Pulteney Bridge is one of the only bridges in the world to have shops lining both sides. When it was opened in 1770, contemporary Bathonians were amazed. Even today, the bridge draws crowds for its beauty and unique style.
Psst: If you feel like you’ve seen Pulteney Bridge before but can’t remember where – this was the filming location of Javert’s suicide in the 2012 movie Les Miserables!
9. The Penny Black
Bath is famous for being the first city in the world to send a letter with an adhesive stamp – which sounds way more boring than it actually is!
You see, before the self-adhesive stamp was invented, it was the receiver, not the sender who paid postage. So, if you really didn’t like someone, you could probably bankrupt them by sending them unwanted mail!
In Georgian England, a letter from Bath to London would take approximately three days. It was super expensive and very disorganized. There was also no mail-box or slot in the door for mail to pass through – someone would have to answer the door and pay the deliverer.
And mail could arrive up to 12 times a day – yeah, you read that right. 12!
So when the Penny Black came along on 6 May 1840, a postal revolution happened. People could now pay for their own stamps at a flat rate of one penny.
The first such letter to be stamped was sent from Bath to London on 2 May, four days before its official release to the public. Check out the excellent Bath Postal Museum to learn more!
10. Bath Abbey
Bath is famous for its largest and most recognizable church, Bath Abbey. People have worshipped at the abbey or on the ground where it stands since 675 AD, making it a very old and historically significant place.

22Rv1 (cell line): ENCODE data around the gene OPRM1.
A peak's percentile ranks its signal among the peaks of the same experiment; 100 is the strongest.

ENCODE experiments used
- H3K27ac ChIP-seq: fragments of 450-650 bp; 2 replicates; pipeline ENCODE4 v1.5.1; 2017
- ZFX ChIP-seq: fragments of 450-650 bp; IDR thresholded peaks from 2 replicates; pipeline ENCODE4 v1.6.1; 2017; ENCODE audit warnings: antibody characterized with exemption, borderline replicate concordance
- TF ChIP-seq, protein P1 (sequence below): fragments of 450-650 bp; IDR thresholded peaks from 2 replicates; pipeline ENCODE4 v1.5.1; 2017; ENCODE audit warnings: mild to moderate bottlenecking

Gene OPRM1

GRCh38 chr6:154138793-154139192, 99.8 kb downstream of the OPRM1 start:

To understand the church’s history, you need a vivid imagination. Since 675, at least three different structures have stood where the abbey is today – a saxon church, a medieval monastery and later, an abbey.
Famously, Henry VIII closed Bath Abbey in 1539, but his daughter, Elizabeth I, gave her permission for money to be raised to restore it. It took until 1620 for the work to be completed. It wasn’t until 1863 that the Abbey got another major revamp, and during WWII, a nearby bomb explosion shattered all the windows.
You are welcome to tour the abbey and it often hosts interesting events and exhibitions.
11. Bath Rugby
Any Bathonian will tell you that life starts all over again in Bath at the beginning of fall. Forget leaves and pumpkin spice lattes, it’s all about rugby, pints of cider and fighting spirit!
Bath Rugby Club is one of the oldest and most successful rugby clubs in the United Kingdom. It was founded in 1865 and was designed to give cricketers something to do after summer. Rugby quickly became one of the most popular sports in Bath and is probably why Bathonians seem to prefer rugby over soccer or football.
The Bath colors are blue, white and black and on match days, whatever the result, the whole city becomes awash with banners, merch-wearing fans and plenty of chants. Catch a game or grab some merch of your own like a true Bathonian!
You might be surprised to find out that nightlife in Bath is every bit as hyped up today as it was in Jane Austen’s day. Granted, it’s a lot less dignified, but it’s still a sought-after experience for many.
Bath is famous for having plenty of bars and nightlife, and, as a city with two universities, it’s the one time this very old city feels quite young!